WASHINGTON, Nov. 30, 2016 - A twin set of reports from the Government Accountability Office details some potential issues with the Renewable Fuel Standard, and one report was less surprising than the other.
The first report suggests that advanced biofuels will struggle to achieve the statutory targets set by Congress in the 2007 law that updated the RFS. In a summary, GAO says several advanced biofuels “are technologically well understood and some are being commercially produced.” However, it says some experts believe there is “limited potential for increased production in the near term.”
“Given that current advanced biofuel production is far below Renewable Fuel Standard (RFS) targets and those targets are increasing every year, it does not appear possible to meet statutory target volumes for advanced biofuels in the RFS under current market and regulatory conditions,” the report says.
The GAO notes that some advanced biofuels are already being produced in “significant volumes,” but those fuels will struggle to reach statutory levels due to “feedstock limitations.” Cellulosic biofuels and drop-in biofuels haven’t developed as originally thought when the RFS was approved, leaving a gap between production capacity and mandated consumption levels.
While the news certainly won’t be celebrated in renewable fuel circles, it doesn’t necessarily come as a surprise either. Advocates for the types of advanced biofuels GAO focused on say their production is lagging because of uncertainty in the marketplace created by EPA’s management of the RFS. For several years, the EPA did not release RFS Renewable Volume Obligations (RVOs) under the congressionally mandated timeline, which advocates say led to the uncertainty.
“It is difficult to predict the timing of new technology, and economic, administrative and congressional uncertainty has helped to delay these advancements,” Growth Energy CEO Emily Skor said in a statement. She added that commercial cellulosic ethanol plants are now coming online, so “one of the most helpful things policymakers can do to spur more progress is to let the program work as intended, especially with the recent EPA rulemaking that removed administrative uncertainty.”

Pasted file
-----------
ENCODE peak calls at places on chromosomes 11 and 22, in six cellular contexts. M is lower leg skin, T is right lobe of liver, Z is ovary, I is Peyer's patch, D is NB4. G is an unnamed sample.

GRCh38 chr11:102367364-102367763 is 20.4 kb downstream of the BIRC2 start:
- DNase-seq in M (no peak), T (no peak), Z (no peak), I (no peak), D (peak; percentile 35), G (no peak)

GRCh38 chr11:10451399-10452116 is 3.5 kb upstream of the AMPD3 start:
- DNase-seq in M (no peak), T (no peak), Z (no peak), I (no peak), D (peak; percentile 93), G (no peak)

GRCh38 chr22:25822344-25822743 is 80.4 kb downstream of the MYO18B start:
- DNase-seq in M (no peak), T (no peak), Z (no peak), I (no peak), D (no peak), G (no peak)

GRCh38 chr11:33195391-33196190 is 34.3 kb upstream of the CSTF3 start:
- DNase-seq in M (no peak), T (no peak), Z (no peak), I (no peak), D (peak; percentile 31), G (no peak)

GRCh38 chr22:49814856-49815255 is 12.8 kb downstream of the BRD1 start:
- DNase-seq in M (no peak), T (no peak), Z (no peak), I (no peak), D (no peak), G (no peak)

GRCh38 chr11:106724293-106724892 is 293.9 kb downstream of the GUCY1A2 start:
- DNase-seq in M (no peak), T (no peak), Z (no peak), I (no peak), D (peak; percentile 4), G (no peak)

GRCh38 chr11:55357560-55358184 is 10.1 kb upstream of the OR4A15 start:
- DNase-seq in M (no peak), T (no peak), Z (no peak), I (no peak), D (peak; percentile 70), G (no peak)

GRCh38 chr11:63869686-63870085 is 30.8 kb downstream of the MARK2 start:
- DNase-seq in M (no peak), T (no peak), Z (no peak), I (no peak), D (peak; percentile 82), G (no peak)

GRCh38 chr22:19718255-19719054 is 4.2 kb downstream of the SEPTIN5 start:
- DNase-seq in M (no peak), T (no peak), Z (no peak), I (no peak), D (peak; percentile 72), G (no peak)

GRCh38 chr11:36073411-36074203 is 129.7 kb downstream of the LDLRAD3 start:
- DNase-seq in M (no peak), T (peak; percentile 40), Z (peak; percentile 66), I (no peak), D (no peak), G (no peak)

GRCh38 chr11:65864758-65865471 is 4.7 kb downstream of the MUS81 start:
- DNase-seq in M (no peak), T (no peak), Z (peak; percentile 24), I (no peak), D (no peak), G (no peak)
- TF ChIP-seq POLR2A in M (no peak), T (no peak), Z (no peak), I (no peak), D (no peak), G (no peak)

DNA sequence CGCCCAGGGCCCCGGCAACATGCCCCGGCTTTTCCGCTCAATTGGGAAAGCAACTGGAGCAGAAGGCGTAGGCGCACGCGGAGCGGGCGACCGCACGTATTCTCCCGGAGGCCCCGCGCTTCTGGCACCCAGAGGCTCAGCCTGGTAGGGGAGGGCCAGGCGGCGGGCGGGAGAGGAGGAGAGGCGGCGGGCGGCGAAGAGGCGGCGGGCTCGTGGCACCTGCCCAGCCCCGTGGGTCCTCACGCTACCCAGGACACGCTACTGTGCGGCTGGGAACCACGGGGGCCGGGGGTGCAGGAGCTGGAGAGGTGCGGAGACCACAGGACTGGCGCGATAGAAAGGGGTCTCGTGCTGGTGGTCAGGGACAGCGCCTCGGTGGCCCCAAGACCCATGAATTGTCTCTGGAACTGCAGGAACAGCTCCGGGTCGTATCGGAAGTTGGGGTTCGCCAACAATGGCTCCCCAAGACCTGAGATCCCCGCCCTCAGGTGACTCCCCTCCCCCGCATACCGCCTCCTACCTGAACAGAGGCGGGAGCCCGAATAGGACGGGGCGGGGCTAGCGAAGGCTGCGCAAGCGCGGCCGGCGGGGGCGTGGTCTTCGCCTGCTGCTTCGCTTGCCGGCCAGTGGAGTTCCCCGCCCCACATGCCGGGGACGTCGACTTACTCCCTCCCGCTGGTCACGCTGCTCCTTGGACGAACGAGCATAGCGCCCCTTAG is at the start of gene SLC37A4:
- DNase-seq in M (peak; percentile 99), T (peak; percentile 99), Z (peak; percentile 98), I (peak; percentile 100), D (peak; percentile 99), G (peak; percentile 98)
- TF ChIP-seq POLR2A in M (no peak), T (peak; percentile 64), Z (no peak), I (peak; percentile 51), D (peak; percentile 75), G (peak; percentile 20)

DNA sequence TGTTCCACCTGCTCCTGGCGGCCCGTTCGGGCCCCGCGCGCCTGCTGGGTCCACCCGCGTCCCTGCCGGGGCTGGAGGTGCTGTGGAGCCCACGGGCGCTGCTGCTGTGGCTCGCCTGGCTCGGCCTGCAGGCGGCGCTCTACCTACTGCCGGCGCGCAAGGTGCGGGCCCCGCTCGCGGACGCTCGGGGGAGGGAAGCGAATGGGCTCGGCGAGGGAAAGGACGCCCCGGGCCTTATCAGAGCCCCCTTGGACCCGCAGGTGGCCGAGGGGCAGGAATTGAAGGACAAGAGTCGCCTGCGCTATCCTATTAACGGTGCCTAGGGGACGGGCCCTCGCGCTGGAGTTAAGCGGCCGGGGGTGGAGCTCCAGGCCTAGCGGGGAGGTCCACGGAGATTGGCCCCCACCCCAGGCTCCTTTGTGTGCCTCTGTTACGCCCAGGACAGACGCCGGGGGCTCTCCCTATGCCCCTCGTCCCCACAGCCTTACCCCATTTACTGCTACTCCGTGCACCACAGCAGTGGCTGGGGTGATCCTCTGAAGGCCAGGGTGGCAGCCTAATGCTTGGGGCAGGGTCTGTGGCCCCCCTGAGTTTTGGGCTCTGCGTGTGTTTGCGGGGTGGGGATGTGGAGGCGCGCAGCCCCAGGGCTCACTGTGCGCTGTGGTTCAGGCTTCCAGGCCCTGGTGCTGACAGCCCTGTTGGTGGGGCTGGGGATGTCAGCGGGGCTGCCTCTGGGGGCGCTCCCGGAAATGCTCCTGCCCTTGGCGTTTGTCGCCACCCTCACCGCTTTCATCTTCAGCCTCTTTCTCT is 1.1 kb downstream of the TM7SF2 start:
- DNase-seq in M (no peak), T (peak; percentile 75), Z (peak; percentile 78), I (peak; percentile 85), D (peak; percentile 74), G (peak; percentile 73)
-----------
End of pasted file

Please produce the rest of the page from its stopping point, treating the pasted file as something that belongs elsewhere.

GAO said the current low price of fossil fuels, especially compared to the high production costs for advanced biofuels, was cited by some experts as a main driver for the lack of advanced biofuel development. However, uncertainty in RFS governance and the inconsistency in policies like the biodiesel tax credit mean investors “do not see them as reliable and thus discount their potential benefits when considering whether to invest.”
Another GAO report ties the lack of advanced biofuel production to the prediction that the RFS is unlikely to meet greenhouse gas reduction goals. While the statute didn’t set specific overall GHG reduction targets, it classifies a conventional biofuel as one that achieves a 20 percent GHG reduction. The bar is much higher for advanced (50 percent reduction) and cellulosic (60 percent) biofuels. Given that the EPA has consistently called for less advanced biofuels in RVOs than the statutory levels, the GHG reductions have been limited to what can be achieved through higher amounts of conventional biofuel, most typically viewed as corn ethanol.
In its most recent RVO rollout for 2017, EPA called for 19.28 billion gallons of renewable fuels to be blended with conventional fuels. That’s 4.72 billion gallons lower than the figure set by Congress (24 billion gallons), with the entire shortfall coming out of the advanced biofuel carve-out (the 15 billion gallon conventional statutory RVO was achieved). Biofuel advocates were generally supportive of the rule after finally hitting the statutory threshold for conventional biofuels.
Reports were submitted to the Senate Homeland Security and Governmental Affairs Subcommittee on Regulatory Affairs and Federal Management chaired by James Lankford, R-Okla.
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